Right now in the food community one of the hot topics is sort of about ‘disconnect,’ that is, despite some of the amazing (including healthy foods) being shared, the sensational public appetite for new foods, along with the surge in food television programming, still, folks really aren’t so much cooking these dishes at home.
There are likely as many reasons as the number of stars in the sky on this indicated wonder, including at minimum that some presented dishes have just gone way over the top and too, recognition that there is a big difference between ‘chef cooking’ and ‘home cooking.’ You might even have some of your own thoughts and opinions on this food trending topic.
One focus that most intrigues me though is relative to diverse food preparations, mainly the introduction and use of new ingredients. Well, not really new ingredients but rather age old ingredients that have been eaten as part of a mainstream diet in certain parts of the world and then, through any among many channels from immigration to cookbook writing to food industry snack foods become newly introduced to a different population.
Since Mediterranean hummus has taken off in a stellar fashion settling into the commonplace, I am currently now curious on the future ingredient popularity of the very tasty Mediterranean spice blend, Za’atar, which I am sharing with you today in the dish: Grilled Lamb, Za’atar Flatbread, Marzano Tomatoes, Herbs, Feta. Perhaps you even know Za’atar and like it but have never sought it out to buy and use, or perhaps it has even become a standard in your pantry that you sprinkle on in a diverse variety of uses.
I first tasted Za’atar, some years back at a religious studies class where displayed on a buffet spread were food items that Jesus would most likely have eaten. Naturally, being a person that loves to try new foods I took great spiritual delight dipping pieces of pita bread into a small bowl of Za’atar covered with olive oil. The flavor was fabulous and unique, but not so much so that it took any great acclimation, one might even equate a similarity not so much in taste, but in style of dipping a slice of Italian bread into a bowl of olive oil with some oregano, salt and pepper. Za’atar is simply a different spice combination. Perhaps then what and how we use ingredients and prepare our dishes at home also relates to how they are introduced or shared with us, and even if there is something of similarity that we might compare it to.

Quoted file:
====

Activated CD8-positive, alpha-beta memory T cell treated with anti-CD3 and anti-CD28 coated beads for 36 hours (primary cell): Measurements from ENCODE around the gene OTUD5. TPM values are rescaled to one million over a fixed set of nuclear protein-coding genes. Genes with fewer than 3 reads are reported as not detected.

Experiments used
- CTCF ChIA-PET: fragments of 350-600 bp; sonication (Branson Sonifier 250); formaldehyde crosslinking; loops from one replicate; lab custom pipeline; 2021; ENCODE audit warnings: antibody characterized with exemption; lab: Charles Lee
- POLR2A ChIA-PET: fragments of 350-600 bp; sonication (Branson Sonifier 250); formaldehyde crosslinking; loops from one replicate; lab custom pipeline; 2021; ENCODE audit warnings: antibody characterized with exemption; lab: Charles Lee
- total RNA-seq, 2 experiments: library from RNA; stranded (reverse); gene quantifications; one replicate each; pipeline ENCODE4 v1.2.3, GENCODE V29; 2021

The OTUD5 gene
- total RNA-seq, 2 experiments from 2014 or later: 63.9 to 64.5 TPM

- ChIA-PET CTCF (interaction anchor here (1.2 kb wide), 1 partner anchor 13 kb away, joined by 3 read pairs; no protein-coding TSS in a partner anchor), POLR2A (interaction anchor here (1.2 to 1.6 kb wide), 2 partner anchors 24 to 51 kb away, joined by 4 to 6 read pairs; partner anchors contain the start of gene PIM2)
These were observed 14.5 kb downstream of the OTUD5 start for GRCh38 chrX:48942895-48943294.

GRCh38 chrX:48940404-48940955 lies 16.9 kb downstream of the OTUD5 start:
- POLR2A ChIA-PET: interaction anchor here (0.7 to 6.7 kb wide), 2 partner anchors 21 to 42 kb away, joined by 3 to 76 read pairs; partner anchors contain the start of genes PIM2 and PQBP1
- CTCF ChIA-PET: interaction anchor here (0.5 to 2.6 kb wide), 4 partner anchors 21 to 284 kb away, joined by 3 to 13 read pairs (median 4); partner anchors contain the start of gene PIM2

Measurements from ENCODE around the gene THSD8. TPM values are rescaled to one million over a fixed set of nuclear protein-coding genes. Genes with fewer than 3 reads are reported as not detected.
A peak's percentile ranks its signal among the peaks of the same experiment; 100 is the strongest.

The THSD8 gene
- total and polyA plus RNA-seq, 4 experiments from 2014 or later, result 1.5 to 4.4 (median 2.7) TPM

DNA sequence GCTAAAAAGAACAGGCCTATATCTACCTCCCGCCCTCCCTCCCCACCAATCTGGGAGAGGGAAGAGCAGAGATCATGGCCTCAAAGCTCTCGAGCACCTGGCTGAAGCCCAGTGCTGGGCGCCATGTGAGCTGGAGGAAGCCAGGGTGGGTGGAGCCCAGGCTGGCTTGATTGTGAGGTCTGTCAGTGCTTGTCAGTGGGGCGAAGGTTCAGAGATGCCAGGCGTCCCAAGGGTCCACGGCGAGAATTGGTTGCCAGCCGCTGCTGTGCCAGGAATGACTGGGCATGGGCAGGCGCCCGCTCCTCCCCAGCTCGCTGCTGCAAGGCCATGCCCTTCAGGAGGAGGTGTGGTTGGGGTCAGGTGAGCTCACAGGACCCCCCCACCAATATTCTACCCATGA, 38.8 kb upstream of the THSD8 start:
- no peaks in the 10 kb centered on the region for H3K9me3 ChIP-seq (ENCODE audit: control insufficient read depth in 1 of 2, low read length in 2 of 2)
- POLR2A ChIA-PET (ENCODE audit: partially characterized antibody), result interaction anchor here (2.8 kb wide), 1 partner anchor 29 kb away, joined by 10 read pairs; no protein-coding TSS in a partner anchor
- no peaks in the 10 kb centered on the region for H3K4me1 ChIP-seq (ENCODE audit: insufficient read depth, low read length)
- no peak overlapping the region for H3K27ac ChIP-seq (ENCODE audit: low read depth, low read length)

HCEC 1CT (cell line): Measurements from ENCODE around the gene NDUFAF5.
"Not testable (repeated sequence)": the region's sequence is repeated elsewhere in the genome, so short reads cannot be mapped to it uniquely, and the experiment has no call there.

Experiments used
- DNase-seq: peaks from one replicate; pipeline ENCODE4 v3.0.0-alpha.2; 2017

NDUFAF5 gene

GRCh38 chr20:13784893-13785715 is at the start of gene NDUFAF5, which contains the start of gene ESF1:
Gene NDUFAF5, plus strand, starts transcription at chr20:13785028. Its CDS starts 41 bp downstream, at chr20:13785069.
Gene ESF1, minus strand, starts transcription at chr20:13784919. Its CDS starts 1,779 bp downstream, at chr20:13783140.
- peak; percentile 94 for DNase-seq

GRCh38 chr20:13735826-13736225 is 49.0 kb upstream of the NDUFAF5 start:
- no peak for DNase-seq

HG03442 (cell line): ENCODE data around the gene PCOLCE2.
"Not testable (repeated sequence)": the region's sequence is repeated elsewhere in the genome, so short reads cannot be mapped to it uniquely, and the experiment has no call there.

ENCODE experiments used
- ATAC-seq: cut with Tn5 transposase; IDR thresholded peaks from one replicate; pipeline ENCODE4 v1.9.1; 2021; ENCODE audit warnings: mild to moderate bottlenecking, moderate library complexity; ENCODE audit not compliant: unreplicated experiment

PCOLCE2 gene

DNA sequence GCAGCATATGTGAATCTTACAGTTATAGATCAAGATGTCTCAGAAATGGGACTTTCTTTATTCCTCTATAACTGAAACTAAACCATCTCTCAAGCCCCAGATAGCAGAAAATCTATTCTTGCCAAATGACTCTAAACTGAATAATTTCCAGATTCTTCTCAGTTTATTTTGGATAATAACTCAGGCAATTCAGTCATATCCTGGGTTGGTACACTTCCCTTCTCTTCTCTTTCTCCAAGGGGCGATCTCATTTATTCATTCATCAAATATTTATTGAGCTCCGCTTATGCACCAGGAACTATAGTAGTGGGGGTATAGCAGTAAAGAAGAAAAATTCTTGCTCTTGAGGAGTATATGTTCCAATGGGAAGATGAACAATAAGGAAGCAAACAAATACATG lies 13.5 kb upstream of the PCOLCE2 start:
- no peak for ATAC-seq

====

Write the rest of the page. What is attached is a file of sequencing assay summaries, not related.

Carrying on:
Whether or not Za’atar will become commonplace as hummus, soy sauce, salsa, and Sriracha have become it remains to be seen, but I do hope you will give it a try and prepare some dishes with it at home, like this simple warm weather open-face of Grilled Lamb, Za’atar Flatbread, Marzano Tomatoes, Herbs, Feta, or simply use it just as a dip in some olive oil served with any type of flatbread. You can also sprinkle Za’atar on chicken or fish, on pizza, in salad dressings, even a top of grain and vegetable dishes, but anyway you use it, most of all, hope you enjoy.
Za’atar may be found at any Lebanese or Middle Eastern market, many international markets, and online.
- 1 1/2 pound boneless lamb roast
- 5 flatbreads (may be found at Trader Joe's)
- olive oil, enough to brush across each flatbread
- 1 1/2 tablespoons zaatar, more or less, to lightly sprinkle over each flatbread
- handful fresh basil, sliced into thin strips
- 3 long stems fresh mint, removed from stems, thinly sliced
- 1/2 teaspoon ground coriander
- 1/2 teaspoon ground cumin
- 1/2 teaspoon coarse kosher salt
- 1/4 teaspoon ground cinnamon
- 10 ounces mini plum Marzano tomatoes, quartered
- 6 ounces feta cheese
- 1/2 small red onion, cut in half, sliced into half moons then sliced in half again
- 2-3 tablespoons fresh oregano, chopped
- 2-3 tablespoons fresh chopped parsely
- 1 lemon, juiced and strained
- 3 tablespoons olive oil
- good couple pinches each coarse kosher salt and cracked black pepper
- Mix spices in small bowl. Do not rinse lamb in water. Pat away any moisture on lamb with paper toweling, sprinkle over the spices rubbing into meat covering all around. Let lamb sit at room temperature at least 30 minutes, halfway through, preheat gas grill on medium high heat. Place lamb onto grill and close lid, grill for 7 minutes before turning over. Turn lamb, cook another 5-7 minutes, more or less, to medium rare depending on grill. Transfer meat to a platter, tent with aluminum foil for ten-fifteen minutes before thinly slicing on the diagonal.
- Lightly stir together the Marzano tomatoes, feta, and onion, sprinkle in salt and pepper before folding through the oregano and parsley. Whisk together the lemon juice and olive oil with a pinch of salt and pepper, pour over the tomato feta salad, stir. Let salad sit.
- Brush each flatbread with some olive oil all around the circumference then sprinkle on the zaatar. Bake flatbread zaatar at 350 degrees for around 5-8 minutes until softened and warmed through. Top flatbreads with Tomato Feta salad, slices of lamb, finishing with fresh basil and mint strips.